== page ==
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Trendy, Yes, but Trendsetter?


Is Guess Inc. a good guy?

The Labor Department is likely to render an opinion on the beleaguered Los Angeles jeans maker by Nov. 27, when the agency is scheduled to unveil its new Trendsetter list. The list is a roster of supposed "good guy" apparel manufacturers and retailers that regulators judge to be taking extra steps to avoid doing business with sweatshops.

Although Guess has been on the list since the list was established in December, the company was a controversial choice. It signed a groundbreaking agreement with the federal government in 1992 pledging to monitor the working conditions at the contractor shops where its garments are sewn--but only after federal regulators threatened to take action against Guess for selling goods allegedly made in sweatshops.

In recent months, controversy has reemerged. Among other things, the company and many of its contractors were hit with a union-sponsored lawsuit accusing them of cheating workers out of wages and condoning illegal child labor.

Maria Echaveste, administrator of the Labor Department's wage and hour division, said the agency is also looking into other allegations in the suit, among them whether Guess' workplace monitors took bribes from contractors to ignore labor abuses.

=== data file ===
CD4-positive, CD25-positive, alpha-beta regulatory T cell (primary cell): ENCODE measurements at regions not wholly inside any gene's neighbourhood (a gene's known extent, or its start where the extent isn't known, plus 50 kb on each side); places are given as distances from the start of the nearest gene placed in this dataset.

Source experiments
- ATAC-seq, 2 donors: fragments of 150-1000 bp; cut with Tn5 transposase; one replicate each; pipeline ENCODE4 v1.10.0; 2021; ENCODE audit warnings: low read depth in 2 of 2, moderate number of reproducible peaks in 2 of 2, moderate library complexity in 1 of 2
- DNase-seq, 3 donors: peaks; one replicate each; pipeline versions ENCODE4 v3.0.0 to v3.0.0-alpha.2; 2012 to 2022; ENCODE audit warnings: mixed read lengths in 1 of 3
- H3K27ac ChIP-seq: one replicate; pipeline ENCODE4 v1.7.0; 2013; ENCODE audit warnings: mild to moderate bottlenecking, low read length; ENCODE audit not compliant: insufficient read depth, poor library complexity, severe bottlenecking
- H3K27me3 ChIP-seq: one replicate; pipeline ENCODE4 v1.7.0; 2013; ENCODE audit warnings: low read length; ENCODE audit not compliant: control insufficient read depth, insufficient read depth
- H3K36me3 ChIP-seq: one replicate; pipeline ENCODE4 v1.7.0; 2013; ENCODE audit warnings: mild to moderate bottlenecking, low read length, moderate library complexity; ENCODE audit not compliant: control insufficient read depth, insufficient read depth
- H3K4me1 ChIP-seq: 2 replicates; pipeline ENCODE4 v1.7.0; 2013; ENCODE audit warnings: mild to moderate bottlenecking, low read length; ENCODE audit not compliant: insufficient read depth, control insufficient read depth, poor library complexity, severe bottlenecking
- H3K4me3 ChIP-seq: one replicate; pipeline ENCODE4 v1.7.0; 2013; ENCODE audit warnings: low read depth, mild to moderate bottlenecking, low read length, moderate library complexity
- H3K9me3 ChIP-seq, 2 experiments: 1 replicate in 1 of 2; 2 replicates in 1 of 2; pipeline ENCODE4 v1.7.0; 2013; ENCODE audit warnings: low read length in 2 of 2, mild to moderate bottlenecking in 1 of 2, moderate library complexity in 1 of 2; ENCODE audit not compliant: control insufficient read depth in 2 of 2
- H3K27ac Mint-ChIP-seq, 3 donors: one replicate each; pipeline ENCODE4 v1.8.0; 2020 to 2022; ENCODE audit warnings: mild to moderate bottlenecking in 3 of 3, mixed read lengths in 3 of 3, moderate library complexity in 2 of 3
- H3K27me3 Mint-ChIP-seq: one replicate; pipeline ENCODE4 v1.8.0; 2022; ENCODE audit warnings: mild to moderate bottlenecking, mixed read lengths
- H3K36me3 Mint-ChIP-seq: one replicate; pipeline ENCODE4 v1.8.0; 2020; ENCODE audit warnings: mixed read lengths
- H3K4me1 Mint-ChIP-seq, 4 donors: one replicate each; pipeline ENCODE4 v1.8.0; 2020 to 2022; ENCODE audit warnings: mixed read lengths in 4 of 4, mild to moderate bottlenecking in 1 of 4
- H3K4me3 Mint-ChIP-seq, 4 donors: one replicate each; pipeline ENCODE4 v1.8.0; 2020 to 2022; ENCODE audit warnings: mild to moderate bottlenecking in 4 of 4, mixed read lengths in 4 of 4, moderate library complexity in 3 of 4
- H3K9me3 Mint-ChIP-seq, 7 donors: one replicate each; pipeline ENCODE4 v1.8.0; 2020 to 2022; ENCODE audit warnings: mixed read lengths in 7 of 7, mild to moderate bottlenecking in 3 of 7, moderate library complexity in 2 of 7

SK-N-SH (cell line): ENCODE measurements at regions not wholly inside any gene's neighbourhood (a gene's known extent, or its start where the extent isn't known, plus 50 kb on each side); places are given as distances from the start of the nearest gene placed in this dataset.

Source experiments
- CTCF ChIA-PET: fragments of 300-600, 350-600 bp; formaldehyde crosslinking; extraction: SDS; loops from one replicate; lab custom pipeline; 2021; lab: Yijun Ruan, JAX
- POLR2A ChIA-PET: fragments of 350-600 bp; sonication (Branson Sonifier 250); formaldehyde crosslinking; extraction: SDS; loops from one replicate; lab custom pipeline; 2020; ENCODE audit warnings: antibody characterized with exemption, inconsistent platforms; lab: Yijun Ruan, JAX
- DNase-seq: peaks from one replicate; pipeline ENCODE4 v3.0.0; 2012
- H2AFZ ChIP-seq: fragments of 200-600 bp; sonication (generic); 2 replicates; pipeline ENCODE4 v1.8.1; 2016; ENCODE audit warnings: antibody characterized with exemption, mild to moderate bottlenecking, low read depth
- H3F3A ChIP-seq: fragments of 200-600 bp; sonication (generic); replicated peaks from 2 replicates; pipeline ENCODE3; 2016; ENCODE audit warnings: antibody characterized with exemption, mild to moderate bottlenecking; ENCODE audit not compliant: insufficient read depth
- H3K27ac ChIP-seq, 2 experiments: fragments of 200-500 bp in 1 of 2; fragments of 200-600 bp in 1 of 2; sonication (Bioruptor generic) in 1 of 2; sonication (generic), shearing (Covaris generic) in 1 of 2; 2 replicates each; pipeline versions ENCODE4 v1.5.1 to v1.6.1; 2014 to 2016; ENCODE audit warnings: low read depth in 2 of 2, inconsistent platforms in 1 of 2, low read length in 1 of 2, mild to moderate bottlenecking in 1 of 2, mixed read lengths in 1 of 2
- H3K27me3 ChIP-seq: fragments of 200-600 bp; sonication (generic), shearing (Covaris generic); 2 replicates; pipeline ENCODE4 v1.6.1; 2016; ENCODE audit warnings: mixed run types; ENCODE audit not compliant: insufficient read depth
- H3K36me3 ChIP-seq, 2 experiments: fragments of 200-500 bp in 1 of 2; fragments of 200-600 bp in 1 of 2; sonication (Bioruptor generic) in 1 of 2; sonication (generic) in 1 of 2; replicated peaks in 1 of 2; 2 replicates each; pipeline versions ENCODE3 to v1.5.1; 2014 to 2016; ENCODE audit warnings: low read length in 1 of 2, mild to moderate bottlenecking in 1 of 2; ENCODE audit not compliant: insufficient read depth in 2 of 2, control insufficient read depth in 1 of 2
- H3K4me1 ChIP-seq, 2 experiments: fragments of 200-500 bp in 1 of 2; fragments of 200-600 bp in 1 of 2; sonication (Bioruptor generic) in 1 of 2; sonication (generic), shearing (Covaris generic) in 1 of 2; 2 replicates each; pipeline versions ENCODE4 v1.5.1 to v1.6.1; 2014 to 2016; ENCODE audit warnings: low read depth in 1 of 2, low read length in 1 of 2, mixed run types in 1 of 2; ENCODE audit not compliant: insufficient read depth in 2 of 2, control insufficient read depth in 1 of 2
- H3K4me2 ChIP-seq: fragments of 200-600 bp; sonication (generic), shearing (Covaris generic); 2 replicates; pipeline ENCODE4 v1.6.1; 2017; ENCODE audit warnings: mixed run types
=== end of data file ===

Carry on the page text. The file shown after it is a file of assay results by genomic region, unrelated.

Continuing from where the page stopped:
She said the aim of the department's review is not just to decide if Guess belongs on the Trendsetter list, but to assess the integrity and effectiveness of the company's monitoring program.

Stanley W. Levy, a lawyer for Guess, called its workplace-monitoring program the most comprehensive in the nation and said the company has fired contractors for trying to bribe its monitors. Moreover, he said Guess "completely and unequivocally" denies the allegations of wrongdoing in the lawsuit.

Times staff writer Stuart Silverstein can be reached by phone at (213) 237-7887 or by e-mail at

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